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Democrat Photo by Dan Hust

PICTURE THIS AS an upscale housing development, and you’ll get a sense of what officials are hoping will be a new life for the mostly empty Woodridge Feed Mill on Green Avenue.

Once a Factory,
Now a Home?

By Dan Hust
WOODRIDGE — April 7, 2006 – Turn a feed mill into a housing development?
Is that even possible?
According to Sullivan County Partnership for Economic Development Vice President Don Perry, not only is it possible, it’s a growing trend throughout the world.
In a December 2005 report to the Woodridge Village Board, Perry detailed how former feed mills, grain elevators and similar industrial structures have staved off a long, slow deterioration by being transformed into upscale high-rises.
And he’s of the mind that the same can happen at the Inter-County Farmers Cooperative Association’s old grain feed mill off Green Avenue in Woodridge.
Woodridge Mayor Ivan Katz agrees.
“It fits the village perfectly,” he said this week. “It would be great for Woodridge.”
For one, Perry recommended that the apartments be priced below luxury but above low-income – “given the economic demographics of the Woodridge area, it would be ideal to attract residents with greater disposable income and thus capable of helping to boost retail sales and support new businesses catering to residents’ needs on the main downtown shopping strip.”
The mill, after all, is located next door to the village hall, which itself anchors the eastern end of Woodridge’s struggling downtown business district.
And though only Perry will address it publicly, a private hope of village residents and officials is that it will force the neighboring egg processing facilities to permanently resolve persistent odor problems.
When contacted Wednesday, Perry said the Partnership is taking that into account and plans on obtaining a grant to put a “green roof” on Newburgh Egg’s plant to be more environmentally friendly, along with relandscaping the area to make it more attractive.
Of course, any potential developer – of which none have yet been approached – would want all this done ahead of opening day.
The whole project isn’t really one yet, anyway. The December report was the result of a request by Inter-County to investigate ways to make the feed mill viable, as it has been on the market for years, said Perry. The near-100-page document was solely meant to be conceptual, he explained.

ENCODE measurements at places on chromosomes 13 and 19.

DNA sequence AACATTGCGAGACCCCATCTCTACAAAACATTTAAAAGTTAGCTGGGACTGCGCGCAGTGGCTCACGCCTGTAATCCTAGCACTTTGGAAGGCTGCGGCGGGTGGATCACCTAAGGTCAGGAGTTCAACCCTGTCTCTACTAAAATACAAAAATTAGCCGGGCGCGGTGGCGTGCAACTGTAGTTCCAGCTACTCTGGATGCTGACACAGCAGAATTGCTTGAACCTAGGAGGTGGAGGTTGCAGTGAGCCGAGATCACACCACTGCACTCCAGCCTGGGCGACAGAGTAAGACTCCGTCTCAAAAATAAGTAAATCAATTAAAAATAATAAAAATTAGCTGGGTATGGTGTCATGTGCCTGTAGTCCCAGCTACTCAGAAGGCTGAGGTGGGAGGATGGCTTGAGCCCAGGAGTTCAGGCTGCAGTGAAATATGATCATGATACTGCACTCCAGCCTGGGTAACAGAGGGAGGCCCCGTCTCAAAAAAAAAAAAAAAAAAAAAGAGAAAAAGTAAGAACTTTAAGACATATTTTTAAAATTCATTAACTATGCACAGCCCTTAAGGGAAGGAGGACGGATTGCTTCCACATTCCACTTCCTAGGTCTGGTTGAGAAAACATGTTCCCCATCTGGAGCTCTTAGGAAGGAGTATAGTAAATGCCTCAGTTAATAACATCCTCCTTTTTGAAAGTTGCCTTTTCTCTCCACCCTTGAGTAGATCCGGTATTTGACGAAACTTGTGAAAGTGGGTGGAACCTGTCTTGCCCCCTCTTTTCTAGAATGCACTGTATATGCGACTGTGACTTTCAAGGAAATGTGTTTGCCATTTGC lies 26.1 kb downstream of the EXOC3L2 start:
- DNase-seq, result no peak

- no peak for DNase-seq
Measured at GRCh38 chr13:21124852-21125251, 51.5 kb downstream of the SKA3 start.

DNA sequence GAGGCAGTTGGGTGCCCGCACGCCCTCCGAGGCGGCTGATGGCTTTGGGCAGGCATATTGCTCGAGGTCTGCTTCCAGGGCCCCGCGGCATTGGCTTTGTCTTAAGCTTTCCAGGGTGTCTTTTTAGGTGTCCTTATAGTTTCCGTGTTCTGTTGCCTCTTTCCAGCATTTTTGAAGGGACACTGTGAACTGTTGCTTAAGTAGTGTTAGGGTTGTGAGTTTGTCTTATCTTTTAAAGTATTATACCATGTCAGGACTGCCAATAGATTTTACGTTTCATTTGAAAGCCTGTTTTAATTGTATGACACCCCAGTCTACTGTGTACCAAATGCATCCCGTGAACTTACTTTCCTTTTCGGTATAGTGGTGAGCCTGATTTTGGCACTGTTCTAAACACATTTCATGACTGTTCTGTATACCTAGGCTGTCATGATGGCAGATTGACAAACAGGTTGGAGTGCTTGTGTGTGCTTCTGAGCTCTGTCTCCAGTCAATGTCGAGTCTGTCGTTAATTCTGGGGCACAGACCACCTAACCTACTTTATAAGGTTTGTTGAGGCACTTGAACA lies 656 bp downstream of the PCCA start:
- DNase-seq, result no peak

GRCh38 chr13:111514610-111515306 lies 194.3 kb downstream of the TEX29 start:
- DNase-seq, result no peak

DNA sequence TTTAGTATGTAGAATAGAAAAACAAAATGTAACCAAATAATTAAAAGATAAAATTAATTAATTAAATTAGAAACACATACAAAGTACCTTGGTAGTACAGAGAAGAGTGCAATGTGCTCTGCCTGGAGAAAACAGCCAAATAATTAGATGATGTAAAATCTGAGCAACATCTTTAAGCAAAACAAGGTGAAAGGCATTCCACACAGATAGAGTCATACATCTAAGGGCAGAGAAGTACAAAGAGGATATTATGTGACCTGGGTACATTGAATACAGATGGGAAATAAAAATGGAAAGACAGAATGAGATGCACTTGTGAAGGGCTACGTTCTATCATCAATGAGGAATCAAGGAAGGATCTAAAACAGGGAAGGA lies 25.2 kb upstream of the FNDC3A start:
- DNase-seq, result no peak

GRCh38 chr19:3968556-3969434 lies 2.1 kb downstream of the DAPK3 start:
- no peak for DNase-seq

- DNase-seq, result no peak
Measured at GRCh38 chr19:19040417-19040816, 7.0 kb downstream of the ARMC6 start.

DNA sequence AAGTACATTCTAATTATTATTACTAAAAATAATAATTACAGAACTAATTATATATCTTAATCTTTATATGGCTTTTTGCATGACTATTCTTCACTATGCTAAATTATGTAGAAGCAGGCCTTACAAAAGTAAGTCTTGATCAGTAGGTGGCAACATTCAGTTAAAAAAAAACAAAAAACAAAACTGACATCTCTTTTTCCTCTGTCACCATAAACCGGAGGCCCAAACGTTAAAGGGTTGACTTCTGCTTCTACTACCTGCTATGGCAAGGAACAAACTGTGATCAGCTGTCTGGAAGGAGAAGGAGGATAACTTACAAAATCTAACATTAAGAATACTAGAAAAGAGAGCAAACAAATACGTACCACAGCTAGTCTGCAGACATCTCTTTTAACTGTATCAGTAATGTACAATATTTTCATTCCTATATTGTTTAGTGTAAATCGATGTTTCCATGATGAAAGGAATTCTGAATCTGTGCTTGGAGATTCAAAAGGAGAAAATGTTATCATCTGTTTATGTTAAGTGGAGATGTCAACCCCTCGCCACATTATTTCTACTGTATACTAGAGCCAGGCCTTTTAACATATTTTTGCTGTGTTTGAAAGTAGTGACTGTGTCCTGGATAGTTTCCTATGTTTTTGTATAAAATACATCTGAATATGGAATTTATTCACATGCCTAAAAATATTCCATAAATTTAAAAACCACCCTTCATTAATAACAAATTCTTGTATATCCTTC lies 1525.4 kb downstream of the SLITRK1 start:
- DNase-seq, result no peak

The Partnership, however, is now in the midst of preparing a full feasibility study, engaging engineers, architects, real estate agents and developers familiar in such conversions. That study is due to be complete by June, said Perry.
If realized, such a project would be a major shift in usage of Woodridge’s largest factory. The earliest structures on the two-acre site date back to the first half of the 20th century, but their wooden frames have mostly been overshadowed by the 100-foot-tall concrete building and four 5-story silos that greet passersby.
That expansion happened in 1955 right next to the O&W Railway tracks that would disappear just two years later; nevertheless, the mill operated for 35 more years processing and supplying grain to various businesses and individuals.
Inter-County Farmers Cooperative Association, which has been the sole owner for the mill’s entire existence, still has an active office next to a printing plant in a small part of the otherwise dormant complex.
Developable space is around 80,000 square feet, estimated Perry, with a range of possible configurations. In his report, Perry explored the possibility of offering 480-square-foot studio and 580-square-foot 1-bedroom apartments. Utilizing a similar arrangement already in existence elsewhere in the country, Perry figured about 155 apartments could be offered as a senior housing complex.
Regardless of who inhabited the old mill, there’d also be room for anything from meeting rooms to a pool, a cafeteria to a solarium, even exercise and game facilities.
But what about the outside of the uniformly brownish-gray structures?
“The biggest hurdle for people is the visual one,” Perry acknowledged.
Then again, he said, “if I were sitting in Woodridge and had that eyesore to look at . . . I think I’d be interested [in this project]!”
It beats tearing it down, he added, because “the thing is built like a tank” – with much of it foot-thick concrete reinforced by steel bars.
“The idea of trying to demolish that . . .,” Perry said, trailing off at the thought of such a monumental effort.
He’s hoping developers will latch on to the building enthusiasm for converting the mill, as he plans to take the idea on the road once the feasibility study is complete. And there are public grants to tap into if this really gets going, he added.
Regardless, it seems Perry and village officials agree that this incorporated village of 900 souls could use the infusion of residents and money.
“It is evident . . . that there is a strong case to be made for the conversion of the Woodridge feed mill to residential housing,” wrote Perry in his conceptual report. “The size of the site, the amount of potential developable square footage, the proximity to retail and recreational amenities, and the potential for substantial density all would seem to point to the possibility of a successful residential conversion.”
“I don’t think anybody would be against it,” agreed Mayor Katz, echoing the thoughts of a unanimously favorable board.
Looking for more info? Perry’s happy to talk about it – call 794-1110.

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